CONVERSATIONS PT. 1

CONVERSATIONS PT. 1 – EVOLUTION OF A WOULD-BE ENTERTAINER  

“Dear Sir or Madam, will you read my book? It took me years to write, will you take a look? It’s based on a novel by a man named Lear. And I need a job. So I want to be a paperback writer. Paperback writer.”

– Paperback Writer,” The Beatles

 

Circa 1994, Dinner, Ristorante Da Umberto, Chelsea, Manhattan: 

After a couple of Absoluts on the rocks and close to finishing bottle number two of a great ’89 Italian Ornellaia, the conversation with my boss, Mike, and his wife, Val, has become very less than serious.

Val: “I love coming here. I’m always waiting to see if one of the big mafia guys will show up. I heard John Gotti used to eat here.”

Mike: “I think she’s watching too much tv again. Honey, please don’t ask the waiter again tonight if anyone ‘famous’ is coming in. Gotti’s in jail so he won’t be coming in. Ever.”

Steve: “Gotti. Now there’s a book to write. If you can survive the research.”

Val: “Oh that’s right. You like to write. What would you have done if you hadn’t gone into sales? Write?”

Steve: “I don’t know. Maybe I would have been a writer.”

Mike: “Really. A writer, huh?”

Steve: “When I was growing up, my dream was to either be a writer or a standup comedian. But sales pays the bills. Unless you’re really good or really lucky, writing and standup don’t. But yeah. I would have liked to have been a writer or comedian. Obviously that’s never going to happen now.”

 

Circa 2004, Friday “Boys Night Out,” Filomena’s Restaurant, Berlin, NJ:

Steve: “So, dude. Got into a conversation with Brent, one of the guys I work with, today. We were talking about how the government is flooding the Grand Canyon. It’s a conservation thing and it surprised me that the Bush administration is doing anything at all to support the environment. There must be a special interest group behind it somewhere.”

Dan: “And?”

Steve: “Brent said to write something about it if I feel that strongly.”

Dan: “And?”

Steve: “And I think I will.”

 

March, 2005, Phone conversation:

Steve: “Dude. Just heard back from the Inquirer. They’re going to publish my essay about the military guy at the Knoxville airport!”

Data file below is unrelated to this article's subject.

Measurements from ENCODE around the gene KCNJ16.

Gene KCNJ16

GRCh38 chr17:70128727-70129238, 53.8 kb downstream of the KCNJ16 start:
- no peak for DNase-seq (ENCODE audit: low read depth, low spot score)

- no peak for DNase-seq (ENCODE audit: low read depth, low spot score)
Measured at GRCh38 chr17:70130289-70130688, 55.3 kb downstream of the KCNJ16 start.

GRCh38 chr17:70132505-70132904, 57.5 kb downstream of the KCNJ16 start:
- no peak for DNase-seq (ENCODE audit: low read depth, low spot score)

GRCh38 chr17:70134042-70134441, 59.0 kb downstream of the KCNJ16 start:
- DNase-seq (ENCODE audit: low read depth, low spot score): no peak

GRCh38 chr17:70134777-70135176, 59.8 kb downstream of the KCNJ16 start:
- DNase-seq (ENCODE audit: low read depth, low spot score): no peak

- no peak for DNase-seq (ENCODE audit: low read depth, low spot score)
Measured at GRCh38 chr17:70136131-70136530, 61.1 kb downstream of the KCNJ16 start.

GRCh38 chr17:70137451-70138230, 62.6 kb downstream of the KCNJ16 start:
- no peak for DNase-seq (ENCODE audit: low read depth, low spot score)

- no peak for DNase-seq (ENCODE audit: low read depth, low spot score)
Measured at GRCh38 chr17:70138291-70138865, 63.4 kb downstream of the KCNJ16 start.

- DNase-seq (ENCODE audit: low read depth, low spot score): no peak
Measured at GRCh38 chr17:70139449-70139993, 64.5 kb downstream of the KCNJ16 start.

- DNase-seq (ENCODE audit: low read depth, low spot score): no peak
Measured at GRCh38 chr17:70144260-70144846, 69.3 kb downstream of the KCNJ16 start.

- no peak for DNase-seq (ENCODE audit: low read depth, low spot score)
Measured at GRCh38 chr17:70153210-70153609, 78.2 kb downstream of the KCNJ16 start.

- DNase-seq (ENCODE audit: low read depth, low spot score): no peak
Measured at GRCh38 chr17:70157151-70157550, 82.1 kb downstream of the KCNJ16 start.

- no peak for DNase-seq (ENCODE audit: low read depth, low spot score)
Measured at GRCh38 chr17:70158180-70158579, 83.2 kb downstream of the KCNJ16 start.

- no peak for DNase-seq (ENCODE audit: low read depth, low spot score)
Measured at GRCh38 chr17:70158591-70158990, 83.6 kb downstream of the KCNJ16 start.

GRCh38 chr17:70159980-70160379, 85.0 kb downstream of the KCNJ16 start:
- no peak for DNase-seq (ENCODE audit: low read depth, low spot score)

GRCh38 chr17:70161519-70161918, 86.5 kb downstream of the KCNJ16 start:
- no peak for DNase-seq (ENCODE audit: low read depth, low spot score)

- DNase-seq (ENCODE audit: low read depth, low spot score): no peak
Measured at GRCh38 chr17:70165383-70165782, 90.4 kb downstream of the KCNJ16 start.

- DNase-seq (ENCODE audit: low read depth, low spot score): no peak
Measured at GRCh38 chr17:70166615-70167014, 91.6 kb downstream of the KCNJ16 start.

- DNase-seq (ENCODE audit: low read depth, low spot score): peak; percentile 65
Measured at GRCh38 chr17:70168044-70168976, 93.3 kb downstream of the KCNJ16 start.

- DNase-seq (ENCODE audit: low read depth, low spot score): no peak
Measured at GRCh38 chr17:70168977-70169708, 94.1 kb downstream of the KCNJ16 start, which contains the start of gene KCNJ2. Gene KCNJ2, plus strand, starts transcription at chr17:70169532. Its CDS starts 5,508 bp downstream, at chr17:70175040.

Dan: “Oh. Cool!”

Steve: “I wrote it and posted it under my Sly Krankfield pen name on my website, but I used my real name for the newspaper.”

Dan: “That’s great, dude. Proud of you.”

 

Circa mid-2007, Friday “Boys Night Out,” Filomena’s Restaurant, Berlin, NJ:

Steve: “Think I’m done with the writing thing. Just don’t feel like I’ve got a lot else to say.”

Dan: “You’ve got a lot of things going on.”

Steve: “I know, dude. Priority number one – find a job. Going on a year now. And you know just how “south” things have been going at home.”

Dan: “Give it some time. Maybe you should just take a break from writing for a while until things straighten out. You’ll feel better then.”

Steve: “Yeah. You’re probably right.”

 

Sept., 2013, Prose and Poetry Writing Class, Prescott Library, Prescott, AZ:

Steve: “Hi. My name is Steve Healey. I’m new to Prescott. I just moved here just a few months ago. I used to write, but I haven’t written anything in about six years or so. I was unemployed or semi-employed for almost 4 years. Trying to get a ‘decent’ job in your late 50’s and early 60’s is a full time job in itself. Going through a divorce after almost 34 years of marriage also gave me some unique experiences. Losing the best friend I ever had after a brutal two-year battle with cancer. Finally getting that decent job again, but then seeing how much the world around me had changed in those four years began to make me wonder if it was still worth it. Retiring and walking away from a job also gives rise to many new internal conflicts. And finally moving across a continent, leaving all family and friends behind, for a woman I’ve loved for five decades has added to the mix of emotions. All this has given me the inspiration to write again. I know now I’ve got more to say.”

Carol: “Well, what type of writing do you do?”

Steve: “I don’t know what you would call it. Contemporary humor, maybe. Satire. Memoir. I really don’t know what to call it. I just call it smartass.”

Carol: “Okay…”

 

March, 2014, Facebook posting:

Steve: “The Camden Courier-Post published one of my essays today. If you’d like to read it, you can do that at….”

 

June, 2014, Facebook posting: 

“If you saw the Mile High Comedy Show and thought, ‘Hey – I’d like to try that!’ Now’s your chance. Eight week summer improv workshop sign-ups are taking place right now! Only $10 a class – and you get a chance to audition to be a part of the cast.”

 

July 31, 2014, Mile High Comedy Theater workshop:

Cynthia: “There is no feeling in the world like taking a joke you’ve developed in your head, practice and practice it and then walk out on stage and get someone to laugh at it. It’s a real rush.”

 

August 1, 2014, Thumb Butte Distillery:

Emcee: “Welcome. Tonight you will see a brave group of individuals who will be making their debut as standup comics……” “Next up is a recent transplant from New Jersey, Mr. Steve Healey. Let’s hear it for Steve.”

Steve: “Wow. What a great crowd. It’s so good to see everyone here tonight. Well, almost everyone…..”

(Cynthia, you were right.)

 

Anything is possible. Never say never.

 

 

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